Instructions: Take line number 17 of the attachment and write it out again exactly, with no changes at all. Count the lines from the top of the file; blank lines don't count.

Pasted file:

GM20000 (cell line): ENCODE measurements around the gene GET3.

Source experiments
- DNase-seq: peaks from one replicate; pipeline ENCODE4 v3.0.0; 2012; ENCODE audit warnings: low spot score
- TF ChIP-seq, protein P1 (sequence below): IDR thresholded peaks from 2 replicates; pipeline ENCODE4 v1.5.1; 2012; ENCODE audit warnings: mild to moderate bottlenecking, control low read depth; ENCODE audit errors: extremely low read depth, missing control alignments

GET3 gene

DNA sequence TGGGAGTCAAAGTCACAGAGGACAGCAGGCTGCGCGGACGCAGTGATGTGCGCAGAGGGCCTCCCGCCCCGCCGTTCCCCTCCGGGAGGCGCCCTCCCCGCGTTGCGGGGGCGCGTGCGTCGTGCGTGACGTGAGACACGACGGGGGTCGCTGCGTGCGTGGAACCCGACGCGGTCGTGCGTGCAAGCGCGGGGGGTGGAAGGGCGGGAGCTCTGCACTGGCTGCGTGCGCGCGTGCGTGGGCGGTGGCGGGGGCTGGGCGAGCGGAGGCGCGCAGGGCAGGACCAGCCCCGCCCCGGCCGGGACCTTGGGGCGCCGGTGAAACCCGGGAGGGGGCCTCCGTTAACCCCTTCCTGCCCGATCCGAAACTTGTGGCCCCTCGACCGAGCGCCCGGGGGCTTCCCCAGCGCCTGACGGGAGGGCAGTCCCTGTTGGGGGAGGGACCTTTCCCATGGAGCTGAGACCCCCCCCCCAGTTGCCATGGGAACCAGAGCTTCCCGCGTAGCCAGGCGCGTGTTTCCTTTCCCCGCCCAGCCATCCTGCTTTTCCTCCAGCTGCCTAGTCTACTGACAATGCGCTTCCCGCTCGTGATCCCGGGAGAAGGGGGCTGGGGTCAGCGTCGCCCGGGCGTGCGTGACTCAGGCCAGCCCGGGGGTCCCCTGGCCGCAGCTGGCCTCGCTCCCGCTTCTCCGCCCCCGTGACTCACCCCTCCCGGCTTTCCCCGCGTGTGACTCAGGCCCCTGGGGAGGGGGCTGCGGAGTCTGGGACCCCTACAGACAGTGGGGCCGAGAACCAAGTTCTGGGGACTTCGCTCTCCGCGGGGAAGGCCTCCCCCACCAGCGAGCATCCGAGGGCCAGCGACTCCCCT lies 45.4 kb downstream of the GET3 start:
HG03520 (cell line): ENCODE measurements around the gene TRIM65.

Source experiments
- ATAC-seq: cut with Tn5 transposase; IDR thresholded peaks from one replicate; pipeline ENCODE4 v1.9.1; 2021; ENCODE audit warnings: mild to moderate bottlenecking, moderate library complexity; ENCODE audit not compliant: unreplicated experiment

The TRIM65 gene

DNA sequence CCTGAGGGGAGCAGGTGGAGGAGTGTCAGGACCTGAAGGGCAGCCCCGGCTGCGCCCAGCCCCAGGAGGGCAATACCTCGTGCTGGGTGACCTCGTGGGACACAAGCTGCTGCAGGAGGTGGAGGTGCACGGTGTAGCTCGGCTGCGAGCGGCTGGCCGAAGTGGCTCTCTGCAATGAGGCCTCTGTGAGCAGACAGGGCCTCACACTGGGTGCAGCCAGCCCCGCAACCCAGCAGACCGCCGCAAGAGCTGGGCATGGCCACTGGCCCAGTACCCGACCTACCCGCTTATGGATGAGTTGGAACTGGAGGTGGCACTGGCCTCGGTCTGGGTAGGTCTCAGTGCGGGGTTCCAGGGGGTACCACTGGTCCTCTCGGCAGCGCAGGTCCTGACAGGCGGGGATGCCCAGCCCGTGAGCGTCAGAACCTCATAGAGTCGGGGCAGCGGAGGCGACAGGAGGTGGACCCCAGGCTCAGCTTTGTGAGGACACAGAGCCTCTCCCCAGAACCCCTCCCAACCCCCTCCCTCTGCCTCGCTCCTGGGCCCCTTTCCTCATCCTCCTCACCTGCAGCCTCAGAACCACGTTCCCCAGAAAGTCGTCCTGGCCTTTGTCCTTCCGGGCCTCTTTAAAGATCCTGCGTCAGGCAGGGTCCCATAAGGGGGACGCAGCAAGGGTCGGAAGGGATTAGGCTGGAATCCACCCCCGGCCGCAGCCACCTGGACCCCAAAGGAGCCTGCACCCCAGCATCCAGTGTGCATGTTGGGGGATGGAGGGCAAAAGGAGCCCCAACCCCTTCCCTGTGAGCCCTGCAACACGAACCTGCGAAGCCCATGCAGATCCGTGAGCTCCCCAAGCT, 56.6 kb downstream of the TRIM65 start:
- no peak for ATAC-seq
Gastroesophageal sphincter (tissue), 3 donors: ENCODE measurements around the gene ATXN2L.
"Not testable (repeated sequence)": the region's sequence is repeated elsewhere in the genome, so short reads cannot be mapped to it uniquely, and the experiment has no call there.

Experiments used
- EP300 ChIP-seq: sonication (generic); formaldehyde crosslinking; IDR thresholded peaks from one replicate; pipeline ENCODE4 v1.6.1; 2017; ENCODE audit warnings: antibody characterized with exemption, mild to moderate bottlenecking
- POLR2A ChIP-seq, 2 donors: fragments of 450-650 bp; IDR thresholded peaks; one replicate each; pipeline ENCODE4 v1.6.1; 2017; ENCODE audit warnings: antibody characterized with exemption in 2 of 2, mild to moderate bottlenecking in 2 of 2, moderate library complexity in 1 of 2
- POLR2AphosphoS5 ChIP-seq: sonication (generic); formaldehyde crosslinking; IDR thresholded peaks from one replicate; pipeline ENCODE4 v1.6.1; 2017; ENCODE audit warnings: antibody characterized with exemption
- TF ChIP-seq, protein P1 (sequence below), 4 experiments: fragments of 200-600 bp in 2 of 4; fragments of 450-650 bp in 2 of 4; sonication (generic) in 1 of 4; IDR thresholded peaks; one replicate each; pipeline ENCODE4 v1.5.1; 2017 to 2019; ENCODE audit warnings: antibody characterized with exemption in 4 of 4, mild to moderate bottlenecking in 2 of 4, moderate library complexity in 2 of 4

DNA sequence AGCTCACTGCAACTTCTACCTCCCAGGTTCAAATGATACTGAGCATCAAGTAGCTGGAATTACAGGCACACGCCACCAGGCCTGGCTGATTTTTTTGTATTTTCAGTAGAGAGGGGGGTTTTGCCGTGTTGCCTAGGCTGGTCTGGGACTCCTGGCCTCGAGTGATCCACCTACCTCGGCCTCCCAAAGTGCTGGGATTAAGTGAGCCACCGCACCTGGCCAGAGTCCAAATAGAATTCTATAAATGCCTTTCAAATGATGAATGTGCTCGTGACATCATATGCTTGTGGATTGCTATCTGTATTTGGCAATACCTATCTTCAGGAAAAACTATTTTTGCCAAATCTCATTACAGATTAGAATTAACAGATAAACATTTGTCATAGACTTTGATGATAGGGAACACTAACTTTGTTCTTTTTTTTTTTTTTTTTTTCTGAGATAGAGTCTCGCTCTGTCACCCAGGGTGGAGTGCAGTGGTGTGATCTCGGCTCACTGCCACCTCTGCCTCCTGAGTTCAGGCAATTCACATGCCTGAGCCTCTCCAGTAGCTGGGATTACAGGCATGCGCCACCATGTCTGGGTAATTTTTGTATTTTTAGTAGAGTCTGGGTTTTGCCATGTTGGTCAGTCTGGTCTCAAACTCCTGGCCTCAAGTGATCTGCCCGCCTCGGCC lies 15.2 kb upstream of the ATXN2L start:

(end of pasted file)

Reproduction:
- POLR2A ChIP-seq, 2 donors: fragments of 450-650 bp; IDR thresholded peaks; one replicate each; pipeline ENCODE4 v1.6.1; 2017; ENCODE audit warnings: antibody characterized with exemption in 2 of 2, mild to moderate bottlenecking in 2 of 2, moderate library complexity in 1 of 2